The Seventh Time:
So Ahab went off to eat and drink, but Elijah climbed to the top of Carmel, bent down to the ground and put his face between his knees. “Go and look toward the sea,” he told his servant. And he went up and looked. “There is nothing there,” he said. Seven times Elijah said, “Go back.” The seventh time the servant reported, “A cloud as small as a man’s hand is rising from the sea.” -1 Kings 18:42-44 /The seventh time… What an understated phrase.
Here’s something about prayer you likely already know: The sort of prayer that gives birth to new life is slow. Elijah prayed for fire once. He prayed for rain seven times. This kind of prayer that requires stamina. Let’s just ask the obvious question. What’s with the wait? If God wants to do it, & Elijah’s asking, what’s with the wait?
Sue Monk Kidd, in her book, When the Heart Waits, spent some time living at a monastery. A little ways into her time there, she tells the story of a conversation she had with one of the monks. “I can’t seem to get used to the idea of doing nothing.” He broke into a wonderful grin. “Well, there’s the problem right there, young lady. You’ve bought into the cultural myth that when you’re waiting you’re doing nothing.” Then he took his hands & placed them on my shoulders, peered straight into my eyes & said, “I hope you’ll hear what I’m about to tell you. I hope you’ll hear it all the way down to your toes.
When you’re waiting, you’re not doing nothing. You’re doing the most important something there is. You’re allowing your soul to grow up. If you can’t be still & wait, you can’t become what God created you to be.” When God gave the fire, Elijah wasn’t ready to handle the rain—not yet. Waiting makes us ready to receive. It makes us trustworthy vessels of power. God won’t give us His power if it will destroy us. He’s too good a Father for that. "Do not be afraid, little flock, for your Father has been pleased to give you the kingdom.” (Luke 12:32) But can the generous Father find a people He can give that power to & it bless them, not destroy them? A people that will let Him form them into a mature enough community to handle a downpour of His Spirit? That’s what wait is about.
Another Mountain of Prayer
On the final night of his life, the hour before his arrest, Jesus climbed a mountain to pray. “My soul is overwhelmed with sorrow to the point of death. Stay here & keep watch with me.” (Mt. 26:38) Those who sow in tears reap with shouts of joy. (Psalm 126:5) Lament turns to hope. Grief turns to joy. Death turns to resurrection. Jesus is up late at night praying in resurrection power, while the others are dozing off. “Couldn’t you men keep watch with me for one hour?” (Matt. 26:40) A few weeks ago, I began to hear Jesus asking me the same question, “Tyler, couldn’t you keep watch with me for one hour?” It wasn’t a condemnation. It was an invitation. “Tyler, come and keep watch with me!”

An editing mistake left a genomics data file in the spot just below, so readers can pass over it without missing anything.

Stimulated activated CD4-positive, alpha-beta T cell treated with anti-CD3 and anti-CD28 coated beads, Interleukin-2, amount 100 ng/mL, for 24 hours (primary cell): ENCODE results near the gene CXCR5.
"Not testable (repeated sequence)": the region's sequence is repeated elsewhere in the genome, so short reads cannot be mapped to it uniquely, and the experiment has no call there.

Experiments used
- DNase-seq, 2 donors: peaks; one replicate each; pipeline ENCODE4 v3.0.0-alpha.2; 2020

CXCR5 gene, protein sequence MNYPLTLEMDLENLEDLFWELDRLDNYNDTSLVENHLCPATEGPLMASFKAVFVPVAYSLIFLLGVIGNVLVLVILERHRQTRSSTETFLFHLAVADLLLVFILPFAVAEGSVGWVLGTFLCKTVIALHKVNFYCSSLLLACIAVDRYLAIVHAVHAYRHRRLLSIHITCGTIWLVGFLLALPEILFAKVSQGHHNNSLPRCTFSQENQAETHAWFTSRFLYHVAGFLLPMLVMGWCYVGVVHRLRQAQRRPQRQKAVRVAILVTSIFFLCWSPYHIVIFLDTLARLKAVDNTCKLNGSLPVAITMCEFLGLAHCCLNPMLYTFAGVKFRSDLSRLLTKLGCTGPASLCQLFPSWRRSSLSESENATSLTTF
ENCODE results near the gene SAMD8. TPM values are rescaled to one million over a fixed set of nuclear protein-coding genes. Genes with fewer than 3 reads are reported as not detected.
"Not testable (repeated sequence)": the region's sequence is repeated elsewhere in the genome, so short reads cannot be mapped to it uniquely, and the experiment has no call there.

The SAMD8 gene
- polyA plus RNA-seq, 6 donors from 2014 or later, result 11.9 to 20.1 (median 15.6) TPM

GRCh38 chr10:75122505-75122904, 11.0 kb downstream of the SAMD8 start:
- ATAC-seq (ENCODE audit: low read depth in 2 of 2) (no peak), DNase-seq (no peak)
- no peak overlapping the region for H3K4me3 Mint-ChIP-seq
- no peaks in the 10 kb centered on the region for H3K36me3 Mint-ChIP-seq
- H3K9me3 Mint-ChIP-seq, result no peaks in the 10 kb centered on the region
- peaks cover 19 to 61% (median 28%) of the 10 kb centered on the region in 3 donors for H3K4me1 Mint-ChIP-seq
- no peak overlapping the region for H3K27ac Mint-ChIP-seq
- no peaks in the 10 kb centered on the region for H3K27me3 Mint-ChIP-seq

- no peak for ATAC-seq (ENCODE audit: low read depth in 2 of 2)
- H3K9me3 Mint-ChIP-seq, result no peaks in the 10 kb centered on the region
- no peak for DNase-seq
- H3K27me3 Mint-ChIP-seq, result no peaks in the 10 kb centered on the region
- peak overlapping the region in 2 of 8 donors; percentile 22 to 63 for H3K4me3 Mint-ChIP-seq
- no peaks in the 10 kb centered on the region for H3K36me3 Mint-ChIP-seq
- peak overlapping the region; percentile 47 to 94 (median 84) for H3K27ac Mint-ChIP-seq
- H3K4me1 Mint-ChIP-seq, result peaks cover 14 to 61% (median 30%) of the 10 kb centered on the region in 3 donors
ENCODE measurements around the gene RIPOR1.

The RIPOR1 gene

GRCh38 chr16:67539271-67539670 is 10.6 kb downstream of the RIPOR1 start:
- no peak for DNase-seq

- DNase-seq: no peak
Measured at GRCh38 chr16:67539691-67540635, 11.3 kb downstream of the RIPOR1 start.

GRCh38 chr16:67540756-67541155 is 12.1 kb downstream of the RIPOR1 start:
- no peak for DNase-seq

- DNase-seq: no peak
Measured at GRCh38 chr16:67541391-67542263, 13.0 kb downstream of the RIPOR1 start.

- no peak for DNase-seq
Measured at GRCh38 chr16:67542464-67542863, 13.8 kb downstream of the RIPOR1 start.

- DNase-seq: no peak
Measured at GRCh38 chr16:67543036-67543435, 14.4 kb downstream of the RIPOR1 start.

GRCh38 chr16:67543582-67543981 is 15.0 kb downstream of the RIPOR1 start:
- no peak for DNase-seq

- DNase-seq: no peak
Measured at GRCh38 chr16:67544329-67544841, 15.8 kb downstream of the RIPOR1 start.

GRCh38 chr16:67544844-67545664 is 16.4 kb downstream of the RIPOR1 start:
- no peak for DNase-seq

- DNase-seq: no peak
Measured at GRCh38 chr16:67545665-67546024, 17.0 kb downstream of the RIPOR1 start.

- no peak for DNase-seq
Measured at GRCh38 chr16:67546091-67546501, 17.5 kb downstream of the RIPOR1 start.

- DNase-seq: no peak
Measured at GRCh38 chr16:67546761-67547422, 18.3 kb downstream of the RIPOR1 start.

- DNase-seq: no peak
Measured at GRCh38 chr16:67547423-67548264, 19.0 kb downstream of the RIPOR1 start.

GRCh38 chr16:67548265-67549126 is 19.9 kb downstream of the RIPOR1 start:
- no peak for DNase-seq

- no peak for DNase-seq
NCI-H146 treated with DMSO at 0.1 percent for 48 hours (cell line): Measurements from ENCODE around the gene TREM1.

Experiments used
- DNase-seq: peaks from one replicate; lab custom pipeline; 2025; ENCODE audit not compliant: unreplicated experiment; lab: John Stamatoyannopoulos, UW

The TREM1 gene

The next day I began a secret tradition: Praying the Night Watches. That language is borrowed from the psalmist. In the ancient world, a watchman stayed awake at a high place, overlooking the city while everyone else slept. The “nightwatchman” is peppered all over the Psalms for the sort of prayer that happens in spiritual darkness, asking & waiting for the light of morning. It wasn’t long before I discovered that my “secret tradition” was shared by a whole lot of others. There was a whole contingent within the church I pastor praying every night for light to break the dark.
So, we made it official: 49 days of Night Watch Prayer. We organized different team of leaders for every night of the week, & invited our whole congregation into it. Why 49 days? Because it took Elijah seven times before that dark rain cloud showed up on the horizon—7 weeks for 7 times. Because waiting is an essential part of prayer. So, on day 49, will there be a sudden &miraculous end to the pandemic & a king’s feast across the globe? I don’t know.
To pray is not to be sure of the outcome. It isn’t calling your shot or making guarantees. It isn’t arrogantly pretending I know more than I do. And it isn’t the narcissism of making a global event about me and my whispers with the Creator. To pray is to decide that Jesus is trustworthy. It’s that simple. To pray is to say, “Jesus, I trust you. I believe you meant what you said—that your astounding, repeated invitation to prayer wasn’t hyperbole, it was honest. And I can’t understand all the ins and outs, but then again, I don’t completely understand why a Creator would love His rebellious Creation to the point of death. I don’t understand why an all-powerful God would choose weakness and humility as the means to victory. I don’t understand why that same God would spread the resurrection rumor through the underwhelming lives of fickle people. But I believe all of that. I trust you, Jesus, so here I am praying right in the face of my unanswered questions. I’m writing this on June 4, 2020. Today, we’re somewhere around the midway point.
What will come of all this prayer?
All these hours “staying wide-awake in prayer” with Jesus? I don’t know. All I know for sure is this: Jesus is trustworthy. So if he says, “Stay awake with me and pray,” I trust him. It doesn’t really matter if the prayer is about my soul growing up or miraculous deliverance or both. I trust him, so I’m awake with him.
Tyler Staton. Lead Pastor Trinity Grace Church Williamsburg